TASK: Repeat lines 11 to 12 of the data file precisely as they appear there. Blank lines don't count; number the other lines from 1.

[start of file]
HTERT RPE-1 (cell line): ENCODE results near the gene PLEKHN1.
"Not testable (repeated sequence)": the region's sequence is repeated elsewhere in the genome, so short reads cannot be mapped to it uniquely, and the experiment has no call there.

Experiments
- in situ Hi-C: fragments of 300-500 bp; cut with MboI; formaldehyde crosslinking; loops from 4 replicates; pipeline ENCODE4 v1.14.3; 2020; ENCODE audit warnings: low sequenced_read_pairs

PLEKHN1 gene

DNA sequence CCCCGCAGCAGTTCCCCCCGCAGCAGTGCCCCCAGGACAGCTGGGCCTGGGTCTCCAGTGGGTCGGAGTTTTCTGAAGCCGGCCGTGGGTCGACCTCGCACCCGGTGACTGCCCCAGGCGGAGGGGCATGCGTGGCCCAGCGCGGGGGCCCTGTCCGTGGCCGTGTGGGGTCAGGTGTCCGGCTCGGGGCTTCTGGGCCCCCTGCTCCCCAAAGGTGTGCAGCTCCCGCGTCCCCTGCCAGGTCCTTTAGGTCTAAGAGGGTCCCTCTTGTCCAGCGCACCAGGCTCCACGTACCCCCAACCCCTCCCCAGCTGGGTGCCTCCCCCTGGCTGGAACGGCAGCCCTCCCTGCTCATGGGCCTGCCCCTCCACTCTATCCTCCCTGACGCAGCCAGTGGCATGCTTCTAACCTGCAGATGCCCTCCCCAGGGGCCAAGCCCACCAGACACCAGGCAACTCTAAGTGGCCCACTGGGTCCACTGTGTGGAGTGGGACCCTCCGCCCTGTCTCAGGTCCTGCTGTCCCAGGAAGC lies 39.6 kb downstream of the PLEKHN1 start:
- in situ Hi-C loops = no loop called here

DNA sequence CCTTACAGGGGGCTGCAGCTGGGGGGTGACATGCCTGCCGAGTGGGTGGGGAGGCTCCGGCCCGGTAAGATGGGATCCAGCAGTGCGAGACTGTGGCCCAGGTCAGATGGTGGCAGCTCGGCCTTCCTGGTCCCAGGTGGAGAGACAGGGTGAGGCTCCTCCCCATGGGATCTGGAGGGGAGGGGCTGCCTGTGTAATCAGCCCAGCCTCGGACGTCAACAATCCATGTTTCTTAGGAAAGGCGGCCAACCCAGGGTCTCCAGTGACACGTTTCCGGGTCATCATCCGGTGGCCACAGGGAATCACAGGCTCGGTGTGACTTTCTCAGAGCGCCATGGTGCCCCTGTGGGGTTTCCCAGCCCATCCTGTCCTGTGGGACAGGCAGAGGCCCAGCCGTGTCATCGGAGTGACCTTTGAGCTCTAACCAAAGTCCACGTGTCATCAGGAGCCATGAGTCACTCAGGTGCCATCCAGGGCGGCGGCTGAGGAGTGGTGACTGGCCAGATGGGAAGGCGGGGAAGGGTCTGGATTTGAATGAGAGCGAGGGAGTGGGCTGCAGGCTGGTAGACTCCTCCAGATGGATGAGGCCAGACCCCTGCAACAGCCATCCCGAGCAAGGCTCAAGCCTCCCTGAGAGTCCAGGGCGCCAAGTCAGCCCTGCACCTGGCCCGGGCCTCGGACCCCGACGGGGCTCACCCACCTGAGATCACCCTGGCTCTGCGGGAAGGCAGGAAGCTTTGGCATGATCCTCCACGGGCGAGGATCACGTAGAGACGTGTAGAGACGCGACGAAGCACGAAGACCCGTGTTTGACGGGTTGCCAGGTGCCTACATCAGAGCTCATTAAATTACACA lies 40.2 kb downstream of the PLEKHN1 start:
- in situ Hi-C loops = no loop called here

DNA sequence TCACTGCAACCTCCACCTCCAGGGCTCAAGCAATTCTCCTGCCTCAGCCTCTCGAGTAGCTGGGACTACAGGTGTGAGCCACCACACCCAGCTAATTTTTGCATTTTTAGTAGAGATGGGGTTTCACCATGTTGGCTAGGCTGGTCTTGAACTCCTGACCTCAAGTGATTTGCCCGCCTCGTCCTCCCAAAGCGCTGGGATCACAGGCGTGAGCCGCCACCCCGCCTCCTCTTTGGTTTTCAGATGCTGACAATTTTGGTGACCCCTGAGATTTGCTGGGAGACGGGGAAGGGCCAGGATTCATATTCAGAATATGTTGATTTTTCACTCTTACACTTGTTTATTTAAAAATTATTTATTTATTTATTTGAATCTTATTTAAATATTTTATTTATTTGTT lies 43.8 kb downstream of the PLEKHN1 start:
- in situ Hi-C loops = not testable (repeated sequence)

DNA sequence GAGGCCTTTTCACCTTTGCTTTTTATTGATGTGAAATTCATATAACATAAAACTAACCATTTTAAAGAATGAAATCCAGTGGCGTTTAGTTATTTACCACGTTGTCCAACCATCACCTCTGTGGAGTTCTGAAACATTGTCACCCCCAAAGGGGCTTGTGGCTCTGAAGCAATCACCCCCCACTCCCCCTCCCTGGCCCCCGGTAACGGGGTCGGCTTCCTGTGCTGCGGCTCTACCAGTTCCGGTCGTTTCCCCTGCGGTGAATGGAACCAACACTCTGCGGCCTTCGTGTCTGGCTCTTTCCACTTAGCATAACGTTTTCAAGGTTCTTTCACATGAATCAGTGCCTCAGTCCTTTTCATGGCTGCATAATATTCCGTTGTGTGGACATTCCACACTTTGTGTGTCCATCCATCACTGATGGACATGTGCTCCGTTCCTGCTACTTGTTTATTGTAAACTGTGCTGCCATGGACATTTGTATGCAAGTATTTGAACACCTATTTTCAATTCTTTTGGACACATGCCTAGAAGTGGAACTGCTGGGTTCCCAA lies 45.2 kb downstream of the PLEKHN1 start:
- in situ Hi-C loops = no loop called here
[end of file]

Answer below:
- in situ Hi-C loops = not testable (repeated sequence)

DNA sequence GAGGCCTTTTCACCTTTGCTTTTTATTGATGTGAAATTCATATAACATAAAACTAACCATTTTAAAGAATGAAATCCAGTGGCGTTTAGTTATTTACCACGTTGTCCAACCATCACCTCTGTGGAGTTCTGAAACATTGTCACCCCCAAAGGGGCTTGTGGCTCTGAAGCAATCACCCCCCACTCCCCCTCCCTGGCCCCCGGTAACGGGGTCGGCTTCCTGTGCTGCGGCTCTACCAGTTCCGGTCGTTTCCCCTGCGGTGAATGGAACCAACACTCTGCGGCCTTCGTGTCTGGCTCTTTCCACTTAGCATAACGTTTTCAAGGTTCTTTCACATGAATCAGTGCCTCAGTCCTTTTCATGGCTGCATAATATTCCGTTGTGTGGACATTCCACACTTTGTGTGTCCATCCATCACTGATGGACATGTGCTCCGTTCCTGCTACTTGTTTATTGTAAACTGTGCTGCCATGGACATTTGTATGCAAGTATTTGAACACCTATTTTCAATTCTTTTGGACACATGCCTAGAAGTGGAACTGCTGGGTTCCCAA lies 45.2 kb downstream of the PLEKHN1 start: